“I love Pew’s question on that, right? It’s a thermometer, and it asks Republicans and Democrats, ‘On a thermometer of zero to one hundred, how do you feel about the other party?’ Ladies and gentlemen, the parties agree: it’s 24 and 23 degrees. Not much distance there. Bipartisanship is alive and well. A majority of us also see fewer things that bind Americans together than in the past. I love how Liz puts it. ‘We’re not hanging out together.’ And that, in large part, has created the situation we are currently in.”

No, it hasn’t. Systemic injustice, the legacy of white supremacy, capitalism — these have created the situation we are currently in.

“I just don’t think that a healthy and vibrant society can go on like this.”

The United States has never been a healthy and vibrant society.

“The future of our democracy is at stake, and dammit, it is time to do something about it. The loss of relationships and understanding plagues our nation as a whole, as well as individual communities such as Charlottesville. One of many places, as we’ve heard from others this afternoon, that have been devastated by division in recent years [fighting back tears]. The horrific events of last summer [crying] in which marches escalated to murder continue to have a profound personal impact on the Charlottesville community.”

Right, but the violence wasn’t caused by loss of relationships and understanding. It was caused by Nazism. These marches did not escalate to murder. They were marches of murderous people espousing murderous ideas which predictably ended in murder. We tried to tell the city and the world that this is what would happen, but we were ignored. In fact, we were criticized for our lack of civility and decorum as much as the Nazis were criticized for being Nazis. So you might understand why, at this point, we resent the fact that you’ve parachuted into Charlottesville to bring civility and decorum to a community that needs it.

We don’t need civility. We need to smash white supremacy.

“Can we please recognize Susan Bro for being with us now [still crying. Applause].”

It’s kind of you to recognize Susan Bro. It’s insensitive of you to not once mention Heather Heyer in your address. Nor do you mention DeAndre Harris. Nor Corey Long. Nor Donald Blakney.

“As I’ve learned in listening to Susan and so many other people in this community, fresh wounds were created and old ones re-opened. Trust was severed across communities and institutions alike. The ongoing challenges here in the Charlottesville community epitomize the depth of division that is plaguing communities all across this country. Over the past year, the rest of the nation has looked towards Charlottesville for all the wrong reasons.”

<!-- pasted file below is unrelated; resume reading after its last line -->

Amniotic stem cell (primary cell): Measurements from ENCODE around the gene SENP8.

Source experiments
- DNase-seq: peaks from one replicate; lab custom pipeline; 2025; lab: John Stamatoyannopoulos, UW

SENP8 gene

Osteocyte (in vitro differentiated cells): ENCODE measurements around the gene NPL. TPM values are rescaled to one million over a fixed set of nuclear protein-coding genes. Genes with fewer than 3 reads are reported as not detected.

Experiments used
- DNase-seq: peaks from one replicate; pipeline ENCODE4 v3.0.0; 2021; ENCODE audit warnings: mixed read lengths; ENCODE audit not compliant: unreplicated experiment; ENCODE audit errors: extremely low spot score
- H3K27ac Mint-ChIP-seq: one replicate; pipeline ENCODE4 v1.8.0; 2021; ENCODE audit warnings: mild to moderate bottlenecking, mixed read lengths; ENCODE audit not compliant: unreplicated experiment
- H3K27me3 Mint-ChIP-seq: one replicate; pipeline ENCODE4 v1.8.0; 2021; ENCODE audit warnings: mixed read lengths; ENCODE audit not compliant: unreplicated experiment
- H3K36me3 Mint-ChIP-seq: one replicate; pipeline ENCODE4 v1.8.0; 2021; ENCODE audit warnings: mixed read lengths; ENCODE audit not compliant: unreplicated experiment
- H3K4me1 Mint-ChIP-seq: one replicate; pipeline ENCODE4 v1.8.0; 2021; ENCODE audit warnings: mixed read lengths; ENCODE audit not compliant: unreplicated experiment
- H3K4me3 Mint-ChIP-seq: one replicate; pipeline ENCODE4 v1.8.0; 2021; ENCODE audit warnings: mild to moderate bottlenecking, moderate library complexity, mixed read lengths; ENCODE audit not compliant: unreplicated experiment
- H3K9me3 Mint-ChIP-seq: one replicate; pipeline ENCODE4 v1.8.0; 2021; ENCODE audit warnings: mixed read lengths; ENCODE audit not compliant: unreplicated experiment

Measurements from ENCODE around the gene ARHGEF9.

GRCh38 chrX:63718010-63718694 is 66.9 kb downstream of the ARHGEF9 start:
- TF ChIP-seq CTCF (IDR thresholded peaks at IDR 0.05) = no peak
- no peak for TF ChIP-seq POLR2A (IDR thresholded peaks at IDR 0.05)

No! People across the nation have looked to Charlottesville for all the right reasons.

Because of our resistance to white supremacy, Durham took down their confederate monument. Many other communities are doing the same. Because of Charlottesville, people in Boston showed up in the thousands to disrupt a Nazi rally. Because of the disaster that was August 12, the Traditionalist Workers Party and other white nationalist groups are imploding. Because of Charlottesville, organizers in Newnan, Georgia, disrupted a Nazi rally in spite of an incredible application of state violence in service to white supremacy.

We have been modeling what it looks like to resist fascism and white supremacy, just not in a way that’s comfortable for you.

“My hope is that in this display of humanity, in the conversations that went on today, you, Charlottesville, and the many people who are here supporting you, are writing new headlines and are painting a starkly different picture right here, a picture that can inspire and lead, as the city on the hill, the rest of America. [Applause]. And this event, thank God, is only the beginning.

For many people in Charlottesville, our lives will always be divided between pre-August 12 and post-August 12. Apparently, you think that because of your event, we will now understand Charlottesville in terms of pre-Listen First and post-Listen First. I’m sorry to break it to you, but Listen First is not even a blip on the radar when it comes to the history of this city. This event is not the beginning of anything! Your white savior complex is staggering.

Local activists in Charlottesville have been fighting hate and bigotry long before August 12, and have continued to do so since. Just not, apparently, in a way you can support. You’re not here to start anything. You’re here to fix something you are in no position to fix.

“Listen First in Charlottesville is integrated with a number of initiatives going on in this community, specifically, among others, we’re supporting the Charlottesville Community Leadership Council — CCLC — which was formed in response to last summer’s tragedy. We’re excited about CCLC’s ongoing, neighborhood-driven conversations that are beginning Thursday night.”

Yeah, no one I know had any idea what these were about, and the few people I know who went said there was hardly anyone there. You may be excited about your big CCLC idea. Apparently, hardly anyone else is.

“CCLC members, who have let me into what I’ve joked to many of you seems to be a fight club because they then underground [?] as they did the important work of building relationships amongst themselves — an unbelievable diversity of every stripe, every creed you can imagine representing this community that is prepared to lead this community in healing and conversation and be ready if hate ever tries to come here again.”

Again, you don’t get it. Violence did not spontaneously erupt in Charlottesville on July 8, August 11, and August 12 and then leave.